NEP’s upgraded fleet is at the centre of Super Bowl XLIX coverage in Glendale, Arizona
NEP has a team of 80 staffers and 13 truck systems (totaling 24 production trailers) onsite at this weekend’s Super Bowl XLIX at University of Phoenix Stadium in Glendale, AZ. For Glen Levine, co-president, U.S. mobile units, NEP, the weekend will end a long run-up that began long ago with the design and construction of ND1, the production trailer that NBC Sports calls home for Sunday Night Football during the regular season and for the Super Bowl this weekend, as well as upgrades to much of the rest of the fleet.
“The biggest thing for us is, over the past year, we have been upgrading a lot of our technology in all of the systems here,” says Levine. “So it’s great to have all the technology tied together and working. In the next year,” he adds, “we will work on upgrading the last 10% of our fleet to keep up with technology.”
NBC’s coverage of the Super Bowl will involve not only ND1 but Double Eagle, NBC’s golf truck. NEP’s SS24 unit is on hand for the studio show and tape release, and the ESU unit is handling transmission and tying all the trucks together.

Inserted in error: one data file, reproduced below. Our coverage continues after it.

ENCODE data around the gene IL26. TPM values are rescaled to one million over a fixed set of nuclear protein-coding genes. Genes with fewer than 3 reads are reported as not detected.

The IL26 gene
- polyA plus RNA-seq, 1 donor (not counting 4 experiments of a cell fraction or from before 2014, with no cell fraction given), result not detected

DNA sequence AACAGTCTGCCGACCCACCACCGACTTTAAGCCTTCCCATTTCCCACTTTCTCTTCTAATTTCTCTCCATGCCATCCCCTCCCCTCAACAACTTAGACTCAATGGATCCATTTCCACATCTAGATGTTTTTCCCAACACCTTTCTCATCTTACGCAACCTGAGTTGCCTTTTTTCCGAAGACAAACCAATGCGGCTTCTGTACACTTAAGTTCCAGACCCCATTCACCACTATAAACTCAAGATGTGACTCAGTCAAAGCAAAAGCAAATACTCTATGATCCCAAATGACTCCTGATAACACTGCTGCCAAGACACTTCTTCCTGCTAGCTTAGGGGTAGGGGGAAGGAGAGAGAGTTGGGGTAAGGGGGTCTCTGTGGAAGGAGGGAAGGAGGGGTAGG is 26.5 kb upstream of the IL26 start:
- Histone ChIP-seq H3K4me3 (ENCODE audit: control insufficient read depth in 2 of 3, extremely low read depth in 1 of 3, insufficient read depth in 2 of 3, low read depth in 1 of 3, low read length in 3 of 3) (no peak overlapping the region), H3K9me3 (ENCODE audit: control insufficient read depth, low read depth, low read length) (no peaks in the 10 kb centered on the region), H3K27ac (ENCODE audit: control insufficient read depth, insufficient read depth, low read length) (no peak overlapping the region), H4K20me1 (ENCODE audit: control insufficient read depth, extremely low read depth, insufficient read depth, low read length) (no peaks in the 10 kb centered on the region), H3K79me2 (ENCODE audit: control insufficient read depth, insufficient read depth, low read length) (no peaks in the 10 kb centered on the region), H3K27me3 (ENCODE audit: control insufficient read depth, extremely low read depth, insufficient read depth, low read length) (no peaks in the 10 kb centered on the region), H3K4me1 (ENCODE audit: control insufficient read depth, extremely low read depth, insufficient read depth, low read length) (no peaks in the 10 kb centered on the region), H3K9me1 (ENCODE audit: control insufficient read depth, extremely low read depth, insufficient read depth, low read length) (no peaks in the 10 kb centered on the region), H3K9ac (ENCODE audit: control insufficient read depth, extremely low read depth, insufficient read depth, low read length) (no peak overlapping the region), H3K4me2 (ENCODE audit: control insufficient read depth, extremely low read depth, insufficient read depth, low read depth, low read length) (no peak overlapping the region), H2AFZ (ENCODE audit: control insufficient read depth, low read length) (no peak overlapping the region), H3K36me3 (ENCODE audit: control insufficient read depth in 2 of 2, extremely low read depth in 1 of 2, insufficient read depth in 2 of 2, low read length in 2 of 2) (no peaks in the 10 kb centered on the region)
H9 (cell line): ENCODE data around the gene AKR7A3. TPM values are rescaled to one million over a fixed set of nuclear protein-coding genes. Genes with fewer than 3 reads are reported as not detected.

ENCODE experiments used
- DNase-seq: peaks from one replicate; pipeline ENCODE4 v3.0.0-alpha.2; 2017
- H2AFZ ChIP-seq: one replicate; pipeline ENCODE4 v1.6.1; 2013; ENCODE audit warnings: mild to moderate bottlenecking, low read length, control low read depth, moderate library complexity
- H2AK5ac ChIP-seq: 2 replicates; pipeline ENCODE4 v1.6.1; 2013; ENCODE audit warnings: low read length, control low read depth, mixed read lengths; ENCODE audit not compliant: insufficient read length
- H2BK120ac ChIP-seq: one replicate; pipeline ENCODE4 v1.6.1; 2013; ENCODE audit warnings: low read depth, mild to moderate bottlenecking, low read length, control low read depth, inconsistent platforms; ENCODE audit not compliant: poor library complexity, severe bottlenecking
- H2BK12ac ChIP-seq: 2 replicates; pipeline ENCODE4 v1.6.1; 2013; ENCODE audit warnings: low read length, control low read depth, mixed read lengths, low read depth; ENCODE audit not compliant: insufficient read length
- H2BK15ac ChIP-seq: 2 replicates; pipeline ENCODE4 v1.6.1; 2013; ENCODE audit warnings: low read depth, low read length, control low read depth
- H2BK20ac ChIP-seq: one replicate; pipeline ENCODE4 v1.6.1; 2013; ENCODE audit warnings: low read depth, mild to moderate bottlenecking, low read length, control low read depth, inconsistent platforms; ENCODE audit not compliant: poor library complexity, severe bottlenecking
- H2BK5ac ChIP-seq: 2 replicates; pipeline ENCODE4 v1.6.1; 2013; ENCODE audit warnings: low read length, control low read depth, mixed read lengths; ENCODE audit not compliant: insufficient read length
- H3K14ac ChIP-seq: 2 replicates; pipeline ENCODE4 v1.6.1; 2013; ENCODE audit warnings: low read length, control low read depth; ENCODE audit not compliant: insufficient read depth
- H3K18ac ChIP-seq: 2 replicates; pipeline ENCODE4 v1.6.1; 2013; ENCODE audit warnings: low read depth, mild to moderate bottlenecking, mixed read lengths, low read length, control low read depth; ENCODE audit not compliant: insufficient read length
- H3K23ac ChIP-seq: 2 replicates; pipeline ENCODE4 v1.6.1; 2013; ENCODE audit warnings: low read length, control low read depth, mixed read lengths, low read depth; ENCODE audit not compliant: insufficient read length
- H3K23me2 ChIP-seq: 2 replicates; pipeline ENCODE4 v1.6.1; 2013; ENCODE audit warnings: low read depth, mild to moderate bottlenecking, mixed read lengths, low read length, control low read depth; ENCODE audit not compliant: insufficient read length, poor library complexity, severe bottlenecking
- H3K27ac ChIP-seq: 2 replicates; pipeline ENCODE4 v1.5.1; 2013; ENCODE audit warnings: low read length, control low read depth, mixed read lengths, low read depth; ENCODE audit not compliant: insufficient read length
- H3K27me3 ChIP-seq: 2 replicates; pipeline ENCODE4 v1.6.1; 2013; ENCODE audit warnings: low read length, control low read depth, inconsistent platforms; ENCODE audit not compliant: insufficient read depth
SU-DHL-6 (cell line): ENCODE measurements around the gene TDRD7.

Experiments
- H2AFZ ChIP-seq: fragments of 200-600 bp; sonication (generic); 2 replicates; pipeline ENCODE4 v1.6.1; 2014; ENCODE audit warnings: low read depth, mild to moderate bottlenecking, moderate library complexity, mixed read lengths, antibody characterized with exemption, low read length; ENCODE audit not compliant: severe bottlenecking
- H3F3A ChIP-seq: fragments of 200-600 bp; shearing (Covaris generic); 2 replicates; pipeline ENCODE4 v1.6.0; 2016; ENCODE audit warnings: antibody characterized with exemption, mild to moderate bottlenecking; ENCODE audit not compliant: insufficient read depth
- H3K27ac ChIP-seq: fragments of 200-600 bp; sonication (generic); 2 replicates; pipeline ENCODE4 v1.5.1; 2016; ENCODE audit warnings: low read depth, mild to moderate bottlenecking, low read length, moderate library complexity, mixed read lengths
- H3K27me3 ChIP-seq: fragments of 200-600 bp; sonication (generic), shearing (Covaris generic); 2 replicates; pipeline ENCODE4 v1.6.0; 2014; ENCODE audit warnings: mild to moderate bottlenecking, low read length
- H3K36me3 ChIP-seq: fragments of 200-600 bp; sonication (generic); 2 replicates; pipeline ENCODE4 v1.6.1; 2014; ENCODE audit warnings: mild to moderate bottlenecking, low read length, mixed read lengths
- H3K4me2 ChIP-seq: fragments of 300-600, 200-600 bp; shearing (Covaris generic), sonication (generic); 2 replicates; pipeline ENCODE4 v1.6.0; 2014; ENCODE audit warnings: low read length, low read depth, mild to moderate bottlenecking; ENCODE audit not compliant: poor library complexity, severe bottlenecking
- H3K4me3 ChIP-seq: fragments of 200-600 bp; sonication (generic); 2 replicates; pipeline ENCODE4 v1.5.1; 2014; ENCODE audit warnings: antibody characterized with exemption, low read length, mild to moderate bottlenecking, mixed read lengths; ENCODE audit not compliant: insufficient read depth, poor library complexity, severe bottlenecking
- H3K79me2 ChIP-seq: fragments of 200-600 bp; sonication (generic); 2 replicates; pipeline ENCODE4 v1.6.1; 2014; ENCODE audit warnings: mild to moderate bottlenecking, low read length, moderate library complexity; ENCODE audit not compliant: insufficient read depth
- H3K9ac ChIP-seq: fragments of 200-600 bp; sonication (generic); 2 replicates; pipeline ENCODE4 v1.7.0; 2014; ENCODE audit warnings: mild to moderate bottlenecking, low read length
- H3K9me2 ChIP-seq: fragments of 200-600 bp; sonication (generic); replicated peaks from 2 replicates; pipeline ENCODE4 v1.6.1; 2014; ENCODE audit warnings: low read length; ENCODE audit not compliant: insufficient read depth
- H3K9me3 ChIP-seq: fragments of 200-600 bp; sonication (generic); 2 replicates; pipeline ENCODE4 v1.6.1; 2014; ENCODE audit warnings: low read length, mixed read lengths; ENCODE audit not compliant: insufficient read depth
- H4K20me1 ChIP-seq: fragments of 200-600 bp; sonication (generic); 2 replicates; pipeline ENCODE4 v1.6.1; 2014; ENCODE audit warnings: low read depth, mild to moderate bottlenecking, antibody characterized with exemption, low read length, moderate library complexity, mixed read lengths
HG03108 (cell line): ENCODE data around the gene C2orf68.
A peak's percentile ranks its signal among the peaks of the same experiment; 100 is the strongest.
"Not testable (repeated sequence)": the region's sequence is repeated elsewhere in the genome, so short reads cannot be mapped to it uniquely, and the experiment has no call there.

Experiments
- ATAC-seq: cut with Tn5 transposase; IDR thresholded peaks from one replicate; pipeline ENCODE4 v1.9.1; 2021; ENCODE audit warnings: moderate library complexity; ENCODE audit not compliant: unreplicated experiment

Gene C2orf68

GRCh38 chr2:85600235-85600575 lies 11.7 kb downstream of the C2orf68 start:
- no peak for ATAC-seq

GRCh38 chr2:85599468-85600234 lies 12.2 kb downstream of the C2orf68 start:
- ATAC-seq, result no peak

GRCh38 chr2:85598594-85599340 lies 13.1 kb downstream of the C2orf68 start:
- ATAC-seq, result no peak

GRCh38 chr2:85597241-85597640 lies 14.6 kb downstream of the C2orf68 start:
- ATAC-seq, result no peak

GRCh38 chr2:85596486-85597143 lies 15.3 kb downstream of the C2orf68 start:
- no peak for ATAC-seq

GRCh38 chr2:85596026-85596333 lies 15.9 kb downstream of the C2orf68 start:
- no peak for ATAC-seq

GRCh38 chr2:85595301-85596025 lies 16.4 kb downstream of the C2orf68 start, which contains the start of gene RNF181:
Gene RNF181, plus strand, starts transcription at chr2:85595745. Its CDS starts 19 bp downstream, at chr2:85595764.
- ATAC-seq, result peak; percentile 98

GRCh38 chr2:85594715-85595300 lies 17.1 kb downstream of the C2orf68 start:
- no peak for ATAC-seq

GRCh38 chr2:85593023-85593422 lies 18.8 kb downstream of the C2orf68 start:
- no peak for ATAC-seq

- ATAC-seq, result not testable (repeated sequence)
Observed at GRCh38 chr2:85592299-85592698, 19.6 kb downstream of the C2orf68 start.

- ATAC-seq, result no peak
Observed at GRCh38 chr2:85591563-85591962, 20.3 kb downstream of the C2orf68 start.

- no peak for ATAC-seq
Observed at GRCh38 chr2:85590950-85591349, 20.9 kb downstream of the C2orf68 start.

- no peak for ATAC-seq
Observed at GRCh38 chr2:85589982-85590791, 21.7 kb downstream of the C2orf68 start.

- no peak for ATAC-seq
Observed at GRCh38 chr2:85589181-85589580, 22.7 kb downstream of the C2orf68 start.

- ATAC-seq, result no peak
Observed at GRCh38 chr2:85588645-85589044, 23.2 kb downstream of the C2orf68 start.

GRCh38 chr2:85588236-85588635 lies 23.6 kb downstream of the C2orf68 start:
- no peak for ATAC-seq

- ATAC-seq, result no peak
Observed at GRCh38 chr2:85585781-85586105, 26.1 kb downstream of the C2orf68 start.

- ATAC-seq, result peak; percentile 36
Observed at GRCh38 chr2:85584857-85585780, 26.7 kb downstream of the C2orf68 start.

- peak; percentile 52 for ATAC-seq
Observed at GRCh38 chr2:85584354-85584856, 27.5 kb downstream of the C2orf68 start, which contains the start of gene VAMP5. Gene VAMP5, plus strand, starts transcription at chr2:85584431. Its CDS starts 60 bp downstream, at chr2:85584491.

“ND1 is a new build, and we have been growing into it since it rolled out in September. Now everyone is dialed in,” says Levine. “It’s a new level of technology for our engineers and operators, and now it is a tightly knit team.” NEP Supershooters Technical Manager John Roche oversaw tying the production units together alongside NBC’s team.
According to Levine, there were also plenty of planning meetings with Dave Mazza, SVP/CTO, NBC Sports Group and NBC Olympics, and George Hoover, CTO, NEP, covering what-if scenarios and redundancy planning. “We were doing everything possible to avoid any kind of problems,” says Levine.
NBC Sports is also making use of NEP’s SS16 and ND6 units, both located in downtown Phoenix.
The international compound features NEP units as well. EN1, which was used for the Pro Bowl last Sunday, is on hand for the NFL Network’s production of the world feed; the Super B unit, for international control operations. Other NEP clients include ESPN (using NCP14) and the halftime show (produced out of California). Denali Summit is covering the NFL Honours ceremony, and NCP7 and Iridium are on hand for DirecTV’s Beach Bowl and Fox Sports, respectively.
One interesting aspect of the compound layout is that, because the field rolls out of the enclosed stadium to allow the grass access to sunlight, the NBC compound was set up like a train alongside it. With the field moved back inside the stadium, there is an oddly large amount of open space next to the trucks.
“It’s been a great week, and everything has been coming together as planned,” says Levine. “We have a huge presence here, and it is amazing to see the camaraderie of all of our clients and the work that went into this over the past year come together.”